Abstract 1218

Platelets are essential for hemostasis, and thrombocytopenia (platelet counts < 150×109/L) is a major clinical problem encountered across a number of conditions. Megakaryocytes (MKs) generate platelets by extending long, branching processes, designated proplatelets, into sinusoidal blood vessels. While the mechanism of proplatelet production has been studied extensively, very little is known about what initiates and regulates proplatelet formation. We used the IncuCyte system to monitor proplatelet formation in cultured megakaryocytes differentiated from murine hematopoietic stem cells. Kinetic analysis of proplatelet formation over 24 hours revealed maximum proplatelet formation after 8 hours. Inhibition of protein synthesis with puromycin and cycloheximide significantly decreased proplatelet formation from 54% ± 4.0 to 17% ± 3.8, and significantly reduced the amount of proplatelets and platelets released. Conversely, inhibition of protein synthesis with chloramphenicol had no effect on proplatelet formation or release. These data suggest eukaryotic (but not mitochondrial) proteins synthesized immediately preceding proplatelet formation are necessary for the transition from round to proplatelet-producing megakaryocytes. To identify what proteins are translated during proplatelet formation, we compared the proteome of round (puromycin and cycloheximide treated) vs. proplatelet-producing megakaryocytes by two-dimensional differential interference gel electrophoresis (2D DIGE). Interestingly, only a small number of proteomic differences were seen between the round vs. proplatelet-producing megakaryocytes, suggesting translation of a subset of proteins is sufficient to drive proplatelet production.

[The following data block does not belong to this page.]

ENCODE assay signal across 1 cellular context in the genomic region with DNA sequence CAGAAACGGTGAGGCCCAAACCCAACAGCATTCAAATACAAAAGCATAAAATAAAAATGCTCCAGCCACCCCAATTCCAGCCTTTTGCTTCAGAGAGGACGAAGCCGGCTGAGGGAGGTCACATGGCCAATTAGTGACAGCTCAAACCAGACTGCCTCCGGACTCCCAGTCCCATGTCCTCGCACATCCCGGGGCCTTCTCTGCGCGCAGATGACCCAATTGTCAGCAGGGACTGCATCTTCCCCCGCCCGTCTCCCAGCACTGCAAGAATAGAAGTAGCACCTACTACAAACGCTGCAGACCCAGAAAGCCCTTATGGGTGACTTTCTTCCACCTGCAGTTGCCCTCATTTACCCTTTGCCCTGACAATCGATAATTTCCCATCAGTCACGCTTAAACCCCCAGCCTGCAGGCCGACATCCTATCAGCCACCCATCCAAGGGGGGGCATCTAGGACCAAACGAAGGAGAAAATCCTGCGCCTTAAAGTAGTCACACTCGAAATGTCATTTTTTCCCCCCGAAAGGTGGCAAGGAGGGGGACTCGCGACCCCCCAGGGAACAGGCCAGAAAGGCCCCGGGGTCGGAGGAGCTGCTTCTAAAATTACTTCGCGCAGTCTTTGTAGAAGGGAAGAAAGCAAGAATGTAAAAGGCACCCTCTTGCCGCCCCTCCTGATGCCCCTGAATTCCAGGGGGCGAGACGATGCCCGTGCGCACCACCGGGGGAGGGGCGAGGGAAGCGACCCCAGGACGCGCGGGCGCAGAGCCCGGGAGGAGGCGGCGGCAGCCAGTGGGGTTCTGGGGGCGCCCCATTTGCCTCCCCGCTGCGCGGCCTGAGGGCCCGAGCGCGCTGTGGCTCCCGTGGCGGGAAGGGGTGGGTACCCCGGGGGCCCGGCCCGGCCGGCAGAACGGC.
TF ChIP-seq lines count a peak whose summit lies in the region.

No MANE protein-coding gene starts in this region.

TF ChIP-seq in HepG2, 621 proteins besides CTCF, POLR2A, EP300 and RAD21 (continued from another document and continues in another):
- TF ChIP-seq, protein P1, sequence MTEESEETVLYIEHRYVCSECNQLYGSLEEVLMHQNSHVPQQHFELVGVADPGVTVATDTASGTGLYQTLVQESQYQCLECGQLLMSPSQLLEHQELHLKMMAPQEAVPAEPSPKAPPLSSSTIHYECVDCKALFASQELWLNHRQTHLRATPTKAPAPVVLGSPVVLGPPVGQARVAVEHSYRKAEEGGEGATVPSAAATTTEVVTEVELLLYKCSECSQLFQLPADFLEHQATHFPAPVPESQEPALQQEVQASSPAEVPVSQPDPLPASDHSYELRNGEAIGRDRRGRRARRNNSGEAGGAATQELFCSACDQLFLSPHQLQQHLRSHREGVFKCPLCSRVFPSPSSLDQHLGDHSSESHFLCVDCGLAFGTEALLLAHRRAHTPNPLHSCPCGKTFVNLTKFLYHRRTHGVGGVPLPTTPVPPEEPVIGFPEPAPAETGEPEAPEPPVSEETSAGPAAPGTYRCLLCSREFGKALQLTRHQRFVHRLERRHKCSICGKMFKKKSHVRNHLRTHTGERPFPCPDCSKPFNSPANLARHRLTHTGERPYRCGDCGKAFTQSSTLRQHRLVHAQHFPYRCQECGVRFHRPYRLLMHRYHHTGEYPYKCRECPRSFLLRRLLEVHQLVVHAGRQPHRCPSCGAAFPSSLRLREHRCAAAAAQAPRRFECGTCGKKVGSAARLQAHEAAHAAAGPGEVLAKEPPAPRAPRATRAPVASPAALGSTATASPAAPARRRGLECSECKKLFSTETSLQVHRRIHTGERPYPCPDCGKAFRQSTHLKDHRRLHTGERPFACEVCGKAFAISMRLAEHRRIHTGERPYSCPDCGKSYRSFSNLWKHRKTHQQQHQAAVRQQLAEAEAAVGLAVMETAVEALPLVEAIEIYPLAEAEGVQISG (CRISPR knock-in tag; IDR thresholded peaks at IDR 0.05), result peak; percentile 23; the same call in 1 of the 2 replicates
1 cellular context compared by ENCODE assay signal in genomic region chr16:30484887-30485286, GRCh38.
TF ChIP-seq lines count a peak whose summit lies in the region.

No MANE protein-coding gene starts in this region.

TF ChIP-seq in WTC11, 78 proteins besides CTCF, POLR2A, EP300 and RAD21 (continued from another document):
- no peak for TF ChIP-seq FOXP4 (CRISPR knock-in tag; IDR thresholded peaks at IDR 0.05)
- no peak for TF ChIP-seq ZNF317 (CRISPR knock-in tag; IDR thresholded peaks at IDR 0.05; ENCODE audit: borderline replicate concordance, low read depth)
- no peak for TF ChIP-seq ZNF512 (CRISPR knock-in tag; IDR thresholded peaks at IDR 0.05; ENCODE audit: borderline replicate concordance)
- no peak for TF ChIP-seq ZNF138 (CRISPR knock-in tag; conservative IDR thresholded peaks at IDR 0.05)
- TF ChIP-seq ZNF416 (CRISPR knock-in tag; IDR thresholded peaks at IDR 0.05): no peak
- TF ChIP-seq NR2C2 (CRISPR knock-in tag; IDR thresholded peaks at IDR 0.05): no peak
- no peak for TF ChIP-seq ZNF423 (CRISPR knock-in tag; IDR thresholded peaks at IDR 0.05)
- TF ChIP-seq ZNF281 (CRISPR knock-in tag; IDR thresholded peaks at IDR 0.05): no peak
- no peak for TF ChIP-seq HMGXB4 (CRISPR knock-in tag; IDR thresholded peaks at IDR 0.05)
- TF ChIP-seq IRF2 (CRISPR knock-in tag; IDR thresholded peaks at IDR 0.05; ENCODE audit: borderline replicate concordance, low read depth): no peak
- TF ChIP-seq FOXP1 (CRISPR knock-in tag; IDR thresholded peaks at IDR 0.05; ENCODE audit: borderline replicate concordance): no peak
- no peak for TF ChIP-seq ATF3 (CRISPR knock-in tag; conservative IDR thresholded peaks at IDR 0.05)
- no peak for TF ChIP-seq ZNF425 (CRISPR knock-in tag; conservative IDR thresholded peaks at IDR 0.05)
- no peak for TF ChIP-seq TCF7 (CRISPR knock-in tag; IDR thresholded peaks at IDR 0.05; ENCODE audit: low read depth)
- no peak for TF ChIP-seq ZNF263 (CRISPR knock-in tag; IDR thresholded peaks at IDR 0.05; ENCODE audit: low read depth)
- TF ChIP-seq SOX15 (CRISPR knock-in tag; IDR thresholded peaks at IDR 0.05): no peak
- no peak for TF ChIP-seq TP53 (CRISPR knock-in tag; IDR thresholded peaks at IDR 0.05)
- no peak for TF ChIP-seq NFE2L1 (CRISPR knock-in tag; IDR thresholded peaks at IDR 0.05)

We focused on two proteins identified in the 2D DIGE that were up-regulated in proplatelet-producing MKs, myristoylated, alanine-rich, C kinase substrate (MARCKS) and ubiquilin. Expression of these proteins in MKs was confirmed by western blot and immunofluorescence. MARCKS is a protein kinase C (PKC) substrate that crosslinks F-actin at the plasma membrane. To examine the role of the PKC pathway in proplatelet formation, we treated MKs with the PKC inhibitor and activator Ro 32–0432 and PMA, respectively. Ro 32–0432 treatment dose-dependently augmented proplatelet production, while treatment of MKs with the PKC activator PMA dose-dependently inhibited proplatelet formation, suggesting a role for this pathway in proplatelet formation. Ubiquilin facilitates protein degradation by linking poly-ubiquitinated proteins to the 26S proteasome. We found that treatment of MKs with Bortezomib, an inhibitor of the 26S proteasome, significantly decreased proplatelet formation by 76% after 24 hours, suggesting the proteasome is necessary for proplatelet initiation.

Therefore, our preliminary data suggest that the dynamic cytoskeletal process of proplatelet formation requires both protein synthesis and degradation. In the future, targeting MARCKS and ubiquilin directly may be a viable therapeutic option to drive proplatelet production and initiate “autotransfusion” of platelets from existing bone marrow megakaryocytes.


No relevant conflicts of interest to declare.

Author notes


Asterisk with author names denotes non-ASH members.